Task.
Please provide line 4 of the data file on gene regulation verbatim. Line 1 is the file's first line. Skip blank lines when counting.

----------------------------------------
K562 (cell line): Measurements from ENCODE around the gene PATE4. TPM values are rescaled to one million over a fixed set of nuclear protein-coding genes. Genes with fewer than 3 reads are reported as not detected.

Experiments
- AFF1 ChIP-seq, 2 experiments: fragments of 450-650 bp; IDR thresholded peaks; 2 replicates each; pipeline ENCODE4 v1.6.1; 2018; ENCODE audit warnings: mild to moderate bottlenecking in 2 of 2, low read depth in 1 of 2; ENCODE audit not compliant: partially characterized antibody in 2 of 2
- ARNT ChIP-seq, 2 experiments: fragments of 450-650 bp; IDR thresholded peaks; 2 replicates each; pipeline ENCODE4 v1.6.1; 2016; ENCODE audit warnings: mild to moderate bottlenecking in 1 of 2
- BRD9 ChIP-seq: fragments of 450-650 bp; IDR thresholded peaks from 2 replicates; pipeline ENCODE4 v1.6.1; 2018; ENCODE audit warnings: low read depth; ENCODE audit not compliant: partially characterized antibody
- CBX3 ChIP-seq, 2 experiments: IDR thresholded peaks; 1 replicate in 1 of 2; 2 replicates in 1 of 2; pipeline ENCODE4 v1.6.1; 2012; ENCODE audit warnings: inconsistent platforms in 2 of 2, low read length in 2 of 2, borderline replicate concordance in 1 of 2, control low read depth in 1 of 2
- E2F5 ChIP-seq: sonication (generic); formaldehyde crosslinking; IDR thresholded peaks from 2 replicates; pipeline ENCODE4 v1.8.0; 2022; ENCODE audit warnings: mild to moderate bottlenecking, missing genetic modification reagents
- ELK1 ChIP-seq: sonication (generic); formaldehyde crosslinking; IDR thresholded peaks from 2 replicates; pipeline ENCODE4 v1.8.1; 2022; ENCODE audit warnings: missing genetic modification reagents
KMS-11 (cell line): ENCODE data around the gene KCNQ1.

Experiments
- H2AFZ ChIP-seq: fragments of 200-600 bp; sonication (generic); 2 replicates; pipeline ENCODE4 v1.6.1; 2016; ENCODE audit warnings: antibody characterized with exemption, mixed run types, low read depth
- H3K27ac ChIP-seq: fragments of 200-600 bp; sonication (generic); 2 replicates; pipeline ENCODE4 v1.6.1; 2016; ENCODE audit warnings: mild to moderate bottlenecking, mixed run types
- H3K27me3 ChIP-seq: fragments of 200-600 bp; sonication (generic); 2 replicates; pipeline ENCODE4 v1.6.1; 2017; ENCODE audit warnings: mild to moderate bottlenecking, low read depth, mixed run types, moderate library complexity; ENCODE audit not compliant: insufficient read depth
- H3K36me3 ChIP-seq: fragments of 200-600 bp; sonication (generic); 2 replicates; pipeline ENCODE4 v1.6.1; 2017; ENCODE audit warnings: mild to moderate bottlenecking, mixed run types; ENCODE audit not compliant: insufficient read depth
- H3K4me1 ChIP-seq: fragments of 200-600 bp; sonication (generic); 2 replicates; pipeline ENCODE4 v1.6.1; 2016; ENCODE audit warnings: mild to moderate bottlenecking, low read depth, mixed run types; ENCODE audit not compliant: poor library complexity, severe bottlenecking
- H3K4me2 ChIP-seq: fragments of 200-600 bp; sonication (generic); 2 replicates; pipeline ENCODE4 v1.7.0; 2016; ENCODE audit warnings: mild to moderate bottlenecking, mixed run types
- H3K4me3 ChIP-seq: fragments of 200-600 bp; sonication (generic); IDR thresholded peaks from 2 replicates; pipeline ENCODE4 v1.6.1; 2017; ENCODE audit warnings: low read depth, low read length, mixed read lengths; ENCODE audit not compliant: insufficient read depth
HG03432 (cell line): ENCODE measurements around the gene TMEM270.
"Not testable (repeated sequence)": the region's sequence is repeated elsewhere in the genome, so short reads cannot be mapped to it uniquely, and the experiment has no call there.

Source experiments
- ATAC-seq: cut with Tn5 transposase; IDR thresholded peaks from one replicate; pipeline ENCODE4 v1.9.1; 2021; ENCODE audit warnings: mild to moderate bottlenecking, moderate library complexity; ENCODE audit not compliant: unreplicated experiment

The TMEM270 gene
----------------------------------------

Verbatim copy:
- ARNT ChIP-seq, 2 experiments: fragments of 450-650 bp; IDR thresholded peaks; 2 replicates each; pipeline ENCODE4 v1.6.1; 2016; ENCODE audit warnings: mild to moderate bottlenecking in 1 of 2